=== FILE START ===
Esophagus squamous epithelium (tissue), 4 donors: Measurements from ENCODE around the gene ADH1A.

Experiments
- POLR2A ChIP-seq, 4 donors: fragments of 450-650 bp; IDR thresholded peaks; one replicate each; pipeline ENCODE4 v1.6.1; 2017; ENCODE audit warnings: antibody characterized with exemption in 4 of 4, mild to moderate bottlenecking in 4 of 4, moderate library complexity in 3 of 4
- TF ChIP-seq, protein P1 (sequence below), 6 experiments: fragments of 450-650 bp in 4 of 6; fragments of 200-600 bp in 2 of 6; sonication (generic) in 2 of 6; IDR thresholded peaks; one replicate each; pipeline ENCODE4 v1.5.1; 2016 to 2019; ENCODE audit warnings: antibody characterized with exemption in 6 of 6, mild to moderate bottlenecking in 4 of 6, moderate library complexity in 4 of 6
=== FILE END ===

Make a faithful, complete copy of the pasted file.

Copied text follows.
Esophagus squamous epithelium (tissue), 4 donors: Measurements from ENCODE around the gene ADH1A.

Experiments
- POLR2A ChIP-seq, 4 donors: fragments of 450-650 bp; IDR thresholded peaks; one replicate each; pipeline ENCODE4 v1.6.1; 2017; ENCODE audit warnings: antibody characterized with exemption in 4 of 4, mild to moderate bottlenecking in 4 of 4, moderate library complexity in 3 of 4
- TF ChIP-seq, protein P1 (sequence below), 6 experiments: fragments of 450-650 bp in 4 of 6; fragments of 200-600 bp in 2 of 6; sonication (generic) in 2 of 6; IDR thresholded peaks; one replicate each; pipeline ENCODE4 v1.5.1; 2016 to 2019; ENCODE audit warnings: antibody characterized with exemption in 6 of 6, mild to moderate bottlenecking in 4 of 6, moderate library complexity in 4 of 6